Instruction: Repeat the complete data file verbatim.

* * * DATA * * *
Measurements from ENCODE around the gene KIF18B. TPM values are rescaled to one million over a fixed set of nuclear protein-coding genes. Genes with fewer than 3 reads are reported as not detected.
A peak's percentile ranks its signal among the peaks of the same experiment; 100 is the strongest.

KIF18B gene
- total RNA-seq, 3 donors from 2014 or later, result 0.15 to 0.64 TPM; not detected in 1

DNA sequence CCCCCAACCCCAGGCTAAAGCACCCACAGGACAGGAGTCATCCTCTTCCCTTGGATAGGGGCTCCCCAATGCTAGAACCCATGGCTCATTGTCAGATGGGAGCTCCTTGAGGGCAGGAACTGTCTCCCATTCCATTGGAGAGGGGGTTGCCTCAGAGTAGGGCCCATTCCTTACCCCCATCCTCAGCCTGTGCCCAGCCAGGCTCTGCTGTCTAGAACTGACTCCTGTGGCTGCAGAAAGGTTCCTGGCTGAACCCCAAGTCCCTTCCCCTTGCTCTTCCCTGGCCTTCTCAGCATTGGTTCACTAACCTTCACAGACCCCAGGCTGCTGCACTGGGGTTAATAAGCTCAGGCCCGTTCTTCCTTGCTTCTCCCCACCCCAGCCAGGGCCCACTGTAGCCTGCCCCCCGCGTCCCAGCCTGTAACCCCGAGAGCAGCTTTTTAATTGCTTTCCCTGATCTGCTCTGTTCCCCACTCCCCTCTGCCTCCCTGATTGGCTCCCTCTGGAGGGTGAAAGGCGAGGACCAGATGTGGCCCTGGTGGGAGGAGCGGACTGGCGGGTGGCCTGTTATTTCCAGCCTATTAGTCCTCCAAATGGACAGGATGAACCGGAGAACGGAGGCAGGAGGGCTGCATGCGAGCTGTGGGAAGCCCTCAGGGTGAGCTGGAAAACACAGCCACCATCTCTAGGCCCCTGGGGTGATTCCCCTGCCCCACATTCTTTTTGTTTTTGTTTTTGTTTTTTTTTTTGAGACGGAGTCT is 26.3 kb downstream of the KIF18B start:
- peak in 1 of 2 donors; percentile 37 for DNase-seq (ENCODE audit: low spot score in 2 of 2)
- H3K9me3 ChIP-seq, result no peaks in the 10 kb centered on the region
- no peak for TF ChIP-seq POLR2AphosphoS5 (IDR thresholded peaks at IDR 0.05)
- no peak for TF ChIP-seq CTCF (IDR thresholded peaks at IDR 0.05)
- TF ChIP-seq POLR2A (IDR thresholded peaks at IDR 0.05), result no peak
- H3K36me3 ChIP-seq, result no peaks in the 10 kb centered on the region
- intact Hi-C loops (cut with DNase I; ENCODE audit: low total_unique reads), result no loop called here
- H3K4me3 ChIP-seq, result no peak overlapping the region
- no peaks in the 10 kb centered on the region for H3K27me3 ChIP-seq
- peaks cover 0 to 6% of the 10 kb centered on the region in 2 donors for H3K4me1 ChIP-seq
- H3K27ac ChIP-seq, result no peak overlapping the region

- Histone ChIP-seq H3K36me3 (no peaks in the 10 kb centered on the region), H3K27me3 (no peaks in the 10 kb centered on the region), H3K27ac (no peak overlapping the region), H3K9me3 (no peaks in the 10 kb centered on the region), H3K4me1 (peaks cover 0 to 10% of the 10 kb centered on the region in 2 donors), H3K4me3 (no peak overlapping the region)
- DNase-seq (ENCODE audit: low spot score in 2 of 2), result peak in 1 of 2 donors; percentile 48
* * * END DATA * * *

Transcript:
Measurements from ENCODE around the gene KIF18B. TPM values are rescaled to one million over a fixed set of nuclear protein-coding genes. Genes with fewer than 3 reads are reported as not detected.
A peak's percentile ranks its signal among the peaks of the same experiment; 100 is the strongest.

KIF18B gene
- total RNA-seq, 3 donors from 2014 or later, result 0.15 to 0.64 TPM; not detected in 1

DNA sequence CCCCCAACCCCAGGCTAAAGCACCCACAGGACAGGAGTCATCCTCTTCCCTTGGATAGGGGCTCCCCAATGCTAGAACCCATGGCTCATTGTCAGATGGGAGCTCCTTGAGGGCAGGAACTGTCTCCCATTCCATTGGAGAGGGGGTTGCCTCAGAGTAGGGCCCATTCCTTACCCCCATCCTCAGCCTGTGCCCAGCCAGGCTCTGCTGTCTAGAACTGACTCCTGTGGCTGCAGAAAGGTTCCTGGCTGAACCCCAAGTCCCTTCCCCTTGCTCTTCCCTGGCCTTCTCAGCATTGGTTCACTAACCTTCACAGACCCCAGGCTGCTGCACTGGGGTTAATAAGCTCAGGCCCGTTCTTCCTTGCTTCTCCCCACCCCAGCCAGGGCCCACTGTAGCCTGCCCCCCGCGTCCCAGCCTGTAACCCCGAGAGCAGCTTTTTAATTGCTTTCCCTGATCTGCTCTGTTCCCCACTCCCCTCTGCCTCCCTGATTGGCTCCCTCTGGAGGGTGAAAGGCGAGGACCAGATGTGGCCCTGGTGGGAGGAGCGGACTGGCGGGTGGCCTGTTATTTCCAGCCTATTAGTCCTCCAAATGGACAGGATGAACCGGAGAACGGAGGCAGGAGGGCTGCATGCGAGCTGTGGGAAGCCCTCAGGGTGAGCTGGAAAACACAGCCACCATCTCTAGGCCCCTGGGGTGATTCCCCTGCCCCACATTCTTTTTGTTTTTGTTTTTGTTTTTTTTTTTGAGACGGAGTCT is 26.3 kb downstream of the KIF18B start:
- peak in 1 of 2 donors; percentile 37 for DNase-seq (ENCODE audit: low spot score in 2 of 2)
- H3K9me3 ChIP-seq, result no peaks in the 10 kb centered on the region
- no peak for TF ChIP-seq POLR2AphosphoS5 (IDR thresholded peaks at IDR 0.05)
- no peak for TF ChIP-seq CTCF (IDR thresholded peaks at IDR 0.05)
- TF ChIP-seq POLR2A (IDR thresholded peaks at IDR 0.05), result no peak
- H3K36me3 ChIP-seq, result no peaks in the 10 kb centered on the region
- intact Hi-C loops (cut with DNase I; ENCODE audit: low total_unique reads), result no loop called here
- H3K4me3 ChIP-seq, result no peak overlapping the region
- no peaks in the 10 kb centered on the region for H3K27me3 ChIP-seq
- peaks cover 0 to 6% of the 10 kb centered on the region in 2 donors for H3K4me1 ChIP-seq
- H3K27ac ChIP-seq, result no peak overlapping the region

- Histone ChIP-seq H3K36me3 (no peaks in the 10 kb centered on the region), H3K27me3 (no peaks in the 10 kb centered on the region), H3K27ac (no peak overlapping the region), H3K9me3 (no peaks in the 10 kb centered on the region), H3K4me1 (peaks cover 0 to 10% of the 10 kb centered on the region in 2 donors), H3K4me3 (no peak overlapping the region)
- DNase-seq (ENCODE audit: low spot score in 2 of 2), result peak in 1 of 2 donors; percentile 48